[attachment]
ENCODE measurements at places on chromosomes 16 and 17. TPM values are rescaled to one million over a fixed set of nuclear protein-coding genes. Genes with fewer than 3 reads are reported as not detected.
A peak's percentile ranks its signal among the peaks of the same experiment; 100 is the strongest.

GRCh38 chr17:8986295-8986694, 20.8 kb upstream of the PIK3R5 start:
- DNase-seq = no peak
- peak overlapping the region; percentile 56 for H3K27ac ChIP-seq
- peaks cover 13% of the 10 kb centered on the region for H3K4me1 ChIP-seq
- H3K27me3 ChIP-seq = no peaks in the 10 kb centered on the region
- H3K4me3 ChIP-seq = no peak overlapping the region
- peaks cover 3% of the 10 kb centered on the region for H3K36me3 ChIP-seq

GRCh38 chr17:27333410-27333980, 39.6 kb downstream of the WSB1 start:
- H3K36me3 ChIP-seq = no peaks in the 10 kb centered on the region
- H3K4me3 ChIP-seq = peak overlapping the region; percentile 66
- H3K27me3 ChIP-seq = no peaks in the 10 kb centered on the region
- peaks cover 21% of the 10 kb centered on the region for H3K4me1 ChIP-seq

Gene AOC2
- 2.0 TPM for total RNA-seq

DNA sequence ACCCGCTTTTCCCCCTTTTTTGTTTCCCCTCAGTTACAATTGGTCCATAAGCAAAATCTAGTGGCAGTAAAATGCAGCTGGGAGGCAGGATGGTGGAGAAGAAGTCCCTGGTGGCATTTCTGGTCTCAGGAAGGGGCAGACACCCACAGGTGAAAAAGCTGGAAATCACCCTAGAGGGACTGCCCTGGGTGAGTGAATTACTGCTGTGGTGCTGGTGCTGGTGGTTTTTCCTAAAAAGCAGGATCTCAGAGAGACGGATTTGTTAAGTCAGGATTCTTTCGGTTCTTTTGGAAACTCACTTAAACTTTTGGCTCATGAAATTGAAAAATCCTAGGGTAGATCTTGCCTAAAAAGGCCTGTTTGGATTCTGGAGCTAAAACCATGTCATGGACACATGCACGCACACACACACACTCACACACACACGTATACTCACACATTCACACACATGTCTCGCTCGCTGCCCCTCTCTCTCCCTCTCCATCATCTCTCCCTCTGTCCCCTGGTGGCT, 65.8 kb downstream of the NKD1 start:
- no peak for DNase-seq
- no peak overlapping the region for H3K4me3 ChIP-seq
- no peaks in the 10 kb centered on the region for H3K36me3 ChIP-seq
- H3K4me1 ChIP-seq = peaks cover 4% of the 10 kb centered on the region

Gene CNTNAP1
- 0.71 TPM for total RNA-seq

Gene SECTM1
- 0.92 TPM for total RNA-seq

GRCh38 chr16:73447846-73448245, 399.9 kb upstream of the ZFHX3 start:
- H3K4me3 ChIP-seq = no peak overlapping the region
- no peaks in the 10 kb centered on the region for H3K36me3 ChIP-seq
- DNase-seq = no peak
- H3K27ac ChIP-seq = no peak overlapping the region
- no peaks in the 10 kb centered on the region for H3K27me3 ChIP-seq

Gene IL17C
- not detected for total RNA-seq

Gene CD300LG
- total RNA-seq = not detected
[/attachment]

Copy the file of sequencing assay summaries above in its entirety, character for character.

ENCODE measurements at places on chromosomes 16 and 17. TPM values are rescaled to one million over a fixed set of nuclear protein-coding genes. Genes with fewer than 3 reads are reported as not detected.
A peak's percentile ranks its signal among the peaks of the same experiment; 100 is the strongest.

GRCh38 chr17:8986295-8986694, 20.8 kb upstream of the PIK3R5 start:
- DNase-seq = no peak
- peak overlapping the region; percentile 56 for H3K27ac ChIP-seq
- peaks cover 13% of the 10 kb centered on the region for H3K4me1 ChIP-seq
- H3K27me3 ChIP-seq = no peaks in the 10 kb centered on the region
- H3K4me3 ChIP-seq = no peak overlapping the region
- peaks cover 3% of the 10 kb centered on the region for H3K36me3 ChIP-seq

GRCh38 chr17:27333410-27333980, 39.6 kb downstream of the WSB1 start:
- H3K36me3 ChIP-seq = no peaks in the 10 kb centered on the region
- H3K4me3 ChIP-seq = peak overlapping the region; percentile 66
- H3K27me3 ChIP-seq = no peaks in the 10 kb centered on the region
- peaks cover 21% of the 10 kb centered on the region for H3K4me1 ChIP-seq

Gene AOC2
- 2.0 TPM for total RNA-seq

DNA sequence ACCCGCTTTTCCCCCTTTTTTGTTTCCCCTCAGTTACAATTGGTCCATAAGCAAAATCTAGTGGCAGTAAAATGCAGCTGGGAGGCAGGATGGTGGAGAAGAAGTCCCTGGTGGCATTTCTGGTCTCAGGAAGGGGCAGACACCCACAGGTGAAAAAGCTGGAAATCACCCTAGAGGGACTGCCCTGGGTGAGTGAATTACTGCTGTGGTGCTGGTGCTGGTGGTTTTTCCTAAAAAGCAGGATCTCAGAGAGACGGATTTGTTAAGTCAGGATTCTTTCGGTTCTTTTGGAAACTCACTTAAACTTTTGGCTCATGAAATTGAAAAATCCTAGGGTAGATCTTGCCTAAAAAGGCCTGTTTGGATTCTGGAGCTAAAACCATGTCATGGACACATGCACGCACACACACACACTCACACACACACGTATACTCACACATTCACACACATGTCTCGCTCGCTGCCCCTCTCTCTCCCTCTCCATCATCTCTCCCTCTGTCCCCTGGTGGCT, 65.8 kb downstream of the NKD1 start:
- no peak for DNase-seq
- no peak overlapping the region for H3K4me3 ChIP-seq
- no peaks in the 10 kb centered on the region for H3K36me3 ChIP-seq
- H3K4me1 ChIP-seq = peaks cover 4% of the 10 kb centered on the region

Gene CNTNAP1
- 0.71 TPM for total RNA-seq

Gene SECTM1
- 0.92 TPM for total RNA-seq

GRCh38 chr16:73447846-73448245, 399.9 kb upstream of the ZFHX3 start:
- H3K4me3 ChIP-seq = no peak overlapping the region
- no peaks in the 10 kb centered on the region for H3K36me3 ChIP-seq
- DNase-seq = no peak
- H3K27ac ChIP-seq = no peak overlapping the region
- no peaks in the 10 kb centered on the region for H3K27me3 ChIP-seq

Gene IL17C
- not detected for total RNA-seq

Gene CD300LG
- total RNA-seq = not detected